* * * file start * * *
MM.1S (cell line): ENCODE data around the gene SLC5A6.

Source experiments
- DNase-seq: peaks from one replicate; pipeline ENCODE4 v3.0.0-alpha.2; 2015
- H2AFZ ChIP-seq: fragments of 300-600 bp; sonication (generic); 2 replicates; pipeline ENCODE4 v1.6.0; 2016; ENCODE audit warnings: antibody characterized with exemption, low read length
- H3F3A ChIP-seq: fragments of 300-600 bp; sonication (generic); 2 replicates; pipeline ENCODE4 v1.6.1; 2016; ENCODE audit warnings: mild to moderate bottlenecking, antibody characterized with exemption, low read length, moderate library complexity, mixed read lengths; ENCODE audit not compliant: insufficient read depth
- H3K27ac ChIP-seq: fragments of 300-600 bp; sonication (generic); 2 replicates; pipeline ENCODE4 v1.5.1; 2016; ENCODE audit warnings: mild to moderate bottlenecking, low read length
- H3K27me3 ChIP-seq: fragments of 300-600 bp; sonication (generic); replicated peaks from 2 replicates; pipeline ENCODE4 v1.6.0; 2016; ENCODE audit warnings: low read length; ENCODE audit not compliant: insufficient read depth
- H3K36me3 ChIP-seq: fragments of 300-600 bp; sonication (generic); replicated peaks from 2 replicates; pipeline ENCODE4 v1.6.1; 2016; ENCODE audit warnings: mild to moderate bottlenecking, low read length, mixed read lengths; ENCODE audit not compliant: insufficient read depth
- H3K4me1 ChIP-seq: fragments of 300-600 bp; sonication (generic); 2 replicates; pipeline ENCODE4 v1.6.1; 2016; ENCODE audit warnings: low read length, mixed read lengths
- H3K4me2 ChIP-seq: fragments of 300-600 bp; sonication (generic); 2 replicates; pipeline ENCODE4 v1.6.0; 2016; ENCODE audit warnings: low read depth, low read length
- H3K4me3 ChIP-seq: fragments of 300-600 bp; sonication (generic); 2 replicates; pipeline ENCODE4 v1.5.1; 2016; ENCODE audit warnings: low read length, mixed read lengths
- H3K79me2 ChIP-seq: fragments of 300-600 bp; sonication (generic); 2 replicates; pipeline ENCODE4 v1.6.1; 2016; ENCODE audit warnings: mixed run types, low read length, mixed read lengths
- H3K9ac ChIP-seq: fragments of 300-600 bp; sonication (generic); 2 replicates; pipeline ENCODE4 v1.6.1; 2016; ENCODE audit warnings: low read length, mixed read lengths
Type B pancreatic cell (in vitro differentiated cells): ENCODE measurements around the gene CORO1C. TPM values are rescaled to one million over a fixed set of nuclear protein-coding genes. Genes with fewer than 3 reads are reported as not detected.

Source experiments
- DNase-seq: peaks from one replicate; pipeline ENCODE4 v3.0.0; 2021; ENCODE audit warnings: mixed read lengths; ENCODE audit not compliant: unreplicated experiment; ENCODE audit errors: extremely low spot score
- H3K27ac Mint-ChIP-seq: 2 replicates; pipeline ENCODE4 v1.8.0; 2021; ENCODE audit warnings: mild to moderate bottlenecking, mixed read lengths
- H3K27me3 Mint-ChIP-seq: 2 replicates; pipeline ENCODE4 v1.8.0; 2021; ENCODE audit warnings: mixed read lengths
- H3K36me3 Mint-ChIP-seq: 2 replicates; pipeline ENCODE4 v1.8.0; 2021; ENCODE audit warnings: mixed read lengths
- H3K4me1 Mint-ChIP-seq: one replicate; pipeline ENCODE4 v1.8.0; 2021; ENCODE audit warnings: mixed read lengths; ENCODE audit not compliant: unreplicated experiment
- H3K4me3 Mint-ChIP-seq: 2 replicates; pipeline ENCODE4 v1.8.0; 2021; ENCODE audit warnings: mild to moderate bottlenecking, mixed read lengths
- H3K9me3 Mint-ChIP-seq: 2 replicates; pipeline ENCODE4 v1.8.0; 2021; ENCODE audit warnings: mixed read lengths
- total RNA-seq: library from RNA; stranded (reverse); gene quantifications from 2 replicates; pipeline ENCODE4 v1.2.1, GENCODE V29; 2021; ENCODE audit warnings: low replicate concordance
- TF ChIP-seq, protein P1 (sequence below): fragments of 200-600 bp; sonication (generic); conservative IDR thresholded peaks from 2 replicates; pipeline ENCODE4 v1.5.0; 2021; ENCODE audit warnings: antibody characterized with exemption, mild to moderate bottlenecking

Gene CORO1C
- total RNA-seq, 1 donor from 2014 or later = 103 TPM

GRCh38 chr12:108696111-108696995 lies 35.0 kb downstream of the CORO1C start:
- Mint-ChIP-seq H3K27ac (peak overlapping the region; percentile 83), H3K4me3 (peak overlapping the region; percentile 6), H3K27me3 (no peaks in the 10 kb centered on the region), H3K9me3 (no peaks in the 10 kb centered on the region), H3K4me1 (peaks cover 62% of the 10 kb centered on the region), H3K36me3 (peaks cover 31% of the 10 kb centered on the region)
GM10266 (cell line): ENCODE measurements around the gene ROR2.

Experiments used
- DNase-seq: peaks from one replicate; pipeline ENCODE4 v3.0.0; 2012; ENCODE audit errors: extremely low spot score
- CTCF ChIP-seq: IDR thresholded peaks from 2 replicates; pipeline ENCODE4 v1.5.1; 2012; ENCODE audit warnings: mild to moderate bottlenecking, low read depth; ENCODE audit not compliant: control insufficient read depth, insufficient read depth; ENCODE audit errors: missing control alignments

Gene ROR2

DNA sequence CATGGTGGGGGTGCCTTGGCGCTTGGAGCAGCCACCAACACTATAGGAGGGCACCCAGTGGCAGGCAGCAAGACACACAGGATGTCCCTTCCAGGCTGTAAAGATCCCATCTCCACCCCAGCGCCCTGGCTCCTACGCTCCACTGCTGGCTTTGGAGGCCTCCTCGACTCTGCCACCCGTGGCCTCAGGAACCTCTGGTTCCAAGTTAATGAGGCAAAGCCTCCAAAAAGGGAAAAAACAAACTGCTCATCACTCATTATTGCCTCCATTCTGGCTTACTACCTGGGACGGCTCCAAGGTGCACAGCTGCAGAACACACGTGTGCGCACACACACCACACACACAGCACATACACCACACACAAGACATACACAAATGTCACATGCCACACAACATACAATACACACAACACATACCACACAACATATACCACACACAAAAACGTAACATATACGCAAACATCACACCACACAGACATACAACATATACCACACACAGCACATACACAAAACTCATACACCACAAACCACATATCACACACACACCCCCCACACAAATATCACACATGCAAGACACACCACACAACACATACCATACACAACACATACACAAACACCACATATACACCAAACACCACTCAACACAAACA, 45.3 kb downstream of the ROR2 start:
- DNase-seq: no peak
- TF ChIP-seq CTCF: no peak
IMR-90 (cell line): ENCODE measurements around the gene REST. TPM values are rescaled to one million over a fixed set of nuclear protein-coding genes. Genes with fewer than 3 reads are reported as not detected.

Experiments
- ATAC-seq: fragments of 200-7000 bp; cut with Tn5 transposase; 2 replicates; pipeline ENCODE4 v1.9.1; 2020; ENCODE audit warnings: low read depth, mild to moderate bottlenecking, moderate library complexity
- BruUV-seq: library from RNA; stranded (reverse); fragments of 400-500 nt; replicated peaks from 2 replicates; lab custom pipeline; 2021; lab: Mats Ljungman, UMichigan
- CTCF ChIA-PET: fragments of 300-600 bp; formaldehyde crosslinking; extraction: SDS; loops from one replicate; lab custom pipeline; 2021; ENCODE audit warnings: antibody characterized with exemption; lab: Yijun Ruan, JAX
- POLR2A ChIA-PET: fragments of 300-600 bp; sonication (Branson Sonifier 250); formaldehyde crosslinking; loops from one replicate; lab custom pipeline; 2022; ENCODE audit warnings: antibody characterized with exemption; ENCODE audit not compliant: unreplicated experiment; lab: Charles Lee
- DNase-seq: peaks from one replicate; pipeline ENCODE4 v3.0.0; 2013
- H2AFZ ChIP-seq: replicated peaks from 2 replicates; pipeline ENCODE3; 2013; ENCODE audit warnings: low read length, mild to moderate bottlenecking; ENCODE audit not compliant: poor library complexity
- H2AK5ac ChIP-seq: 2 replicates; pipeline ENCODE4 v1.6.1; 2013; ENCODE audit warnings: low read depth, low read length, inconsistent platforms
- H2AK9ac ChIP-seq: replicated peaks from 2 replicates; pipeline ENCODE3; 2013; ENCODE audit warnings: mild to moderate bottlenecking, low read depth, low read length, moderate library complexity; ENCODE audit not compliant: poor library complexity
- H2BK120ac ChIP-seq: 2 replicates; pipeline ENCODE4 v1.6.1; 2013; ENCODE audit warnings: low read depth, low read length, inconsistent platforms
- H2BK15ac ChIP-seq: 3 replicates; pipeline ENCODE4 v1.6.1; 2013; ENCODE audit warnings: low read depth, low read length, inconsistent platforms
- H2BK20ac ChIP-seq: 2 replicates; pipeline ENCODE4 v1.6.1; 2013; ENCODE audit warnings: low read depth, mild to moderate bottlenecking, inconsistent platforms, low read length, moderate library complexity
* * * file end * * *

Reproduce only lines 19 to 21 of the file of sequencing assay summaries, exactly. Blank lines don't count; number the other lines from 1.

- H3K36me3 Mint-ChIP-seq: 2 replicates; pipeline ENCODE4 v1.8.0; 2021; ENCODE audit warnings: mixed read lengths
- H3K4me1 Mint-ChIP-seq: one replicate; pipeline ENCODE4 v1.8.0; 2021; ENCODE audit warnings: mixed read lengths; ENCODE audit not compliant: unreplicated experiment
- H3K4me3 Mint-ChIP-seq: 2 replicates; pipeline ENCODE4 v1.8.0; 2021; ENCODE audit warnings: mild to moderate bottlenecking, mixed read lengths